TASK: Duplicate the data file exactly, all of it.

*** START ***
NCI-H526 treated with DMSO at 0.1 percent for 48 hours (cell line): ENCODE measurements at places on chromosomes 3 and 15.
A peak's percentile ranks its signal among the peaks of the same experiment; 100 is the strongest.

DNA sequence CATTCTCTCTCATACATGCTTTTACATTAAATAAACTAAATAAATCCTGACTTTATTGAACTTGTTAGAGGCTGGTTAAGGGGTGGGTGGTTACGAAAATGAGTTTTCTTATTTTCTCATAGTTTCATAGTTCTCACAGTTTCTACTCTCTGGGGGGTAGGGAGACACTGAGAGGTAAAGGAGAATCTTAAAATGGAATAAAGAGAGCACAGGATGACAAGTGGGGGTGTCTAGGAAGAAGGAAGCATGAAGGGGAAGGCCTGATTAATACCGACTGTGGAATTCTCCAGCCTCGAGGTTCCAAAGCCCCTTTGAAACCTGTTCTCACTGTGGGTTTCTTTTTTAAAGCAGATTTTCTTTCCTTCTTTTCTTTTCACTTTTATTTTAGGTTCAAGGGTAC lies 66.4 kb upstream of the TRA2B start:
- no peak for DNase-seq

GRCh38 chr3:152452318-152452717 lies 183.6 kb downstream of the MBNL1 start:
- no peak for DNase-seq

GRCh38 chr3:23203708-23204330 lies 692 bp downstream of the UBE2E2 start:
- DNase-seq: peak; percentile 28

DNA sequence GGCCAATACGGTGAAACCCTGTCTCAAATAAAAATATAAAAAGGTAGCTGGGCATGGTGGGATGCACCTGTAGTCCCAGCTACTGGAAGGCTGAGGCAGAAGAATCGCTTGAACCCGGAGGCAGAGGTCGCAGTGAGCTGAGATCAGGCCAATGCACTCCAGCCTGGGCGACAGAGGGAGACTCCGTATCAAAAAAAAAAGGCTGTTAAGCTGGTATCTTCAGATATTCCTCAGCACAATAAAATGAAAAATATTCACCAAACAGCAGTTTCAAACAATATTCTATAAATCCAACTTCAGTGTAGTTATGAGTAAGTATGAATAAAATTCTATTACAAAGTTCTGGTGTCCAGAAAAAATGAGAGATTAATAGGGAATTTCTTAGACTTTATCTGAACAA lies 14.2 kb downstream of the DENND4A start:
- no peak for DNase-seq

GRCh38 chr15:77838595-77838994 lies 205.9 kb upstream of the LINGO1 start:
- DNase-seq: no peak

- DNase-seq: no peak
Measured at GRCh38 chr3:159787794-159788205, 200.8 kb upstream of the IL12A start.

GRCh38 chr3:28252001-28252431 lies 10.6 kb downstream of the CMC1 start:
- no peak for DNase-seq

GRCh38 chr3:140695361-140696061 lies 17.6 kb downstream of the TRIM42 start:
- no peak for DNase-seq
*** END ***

NCI-H526 treated with DMSO at 0.1 percent for 48 hours (cell line): ENCODE measurements at places on chromosomes 3 and 15.
A peak's percentile ranks its signal among the peaks of the same experiment; 100 is the strongest.

DNA sequence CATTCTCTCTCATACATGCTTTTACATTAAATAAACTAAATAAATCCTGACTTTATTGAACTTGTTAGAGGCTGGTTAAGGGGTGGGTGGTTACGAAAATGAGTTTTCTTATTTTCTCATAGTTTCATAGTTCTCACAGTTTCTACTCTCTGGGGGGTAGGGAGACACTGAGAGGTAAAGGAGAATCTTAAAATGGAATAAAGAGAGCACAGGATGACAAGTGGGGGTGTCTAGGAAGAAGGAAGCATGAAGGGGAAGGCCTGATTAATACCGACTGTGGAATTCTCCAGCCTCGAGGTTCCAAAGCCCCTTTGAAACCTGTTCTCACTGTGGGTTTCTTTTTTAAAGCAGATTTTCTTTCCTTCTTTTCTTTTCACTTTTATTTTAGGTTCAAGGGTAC lies 66.4 kb upstream of the TRA2B start:
- no peak for DNase-seq

GRCh38 chr3:152452318-152452717 lies 183.6 kb downstream of the MBNL1 start:
- no peak for DNase-seq

GRCh38 chr3:23203708-23204330 lies 692 bp downstream of the UBE2E2 start:
- DNase-seq: peak; percentile 28

DNA sequence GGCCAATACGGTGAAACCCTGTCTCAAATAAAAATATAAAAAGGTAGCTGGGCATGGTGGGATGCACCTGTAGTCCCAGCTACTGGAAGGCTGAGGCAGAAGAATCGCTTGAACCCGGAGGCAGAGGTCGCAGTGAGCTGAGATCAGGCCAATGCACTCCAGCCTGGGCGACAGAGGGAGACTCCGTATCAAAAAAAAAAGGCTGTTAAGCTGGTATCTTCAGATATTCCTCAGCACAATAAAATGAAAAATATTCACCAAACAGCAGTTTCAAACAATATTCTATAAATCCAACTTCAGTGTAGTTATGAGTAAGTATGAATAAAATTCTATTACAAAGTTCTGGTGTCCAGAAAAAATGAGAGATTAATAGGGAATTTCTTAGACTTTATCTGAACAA lies 14.2 kb downstream of the DENND4A start:
- no peak for DNase-seq

GRCh38 chr15:77838595-77838994 lies 205.9 kb upstream of the LINGO1 start:
- DNase-seq: no peak

- DNase-seq: no peak
Measured at GRCh38 chr3:159787794-159788205, 200.8 kb upstream of the IL12A start.

GRCh38 chr3:28252001-28252431 lies 10.6 kb downstream of the CMC1 start:
- no peak for DNase-seq

GRCh38 chr3:140695361-140696061 lies 17.6 kb downstream of the TRIM42 start:
- no peak for DNase-seq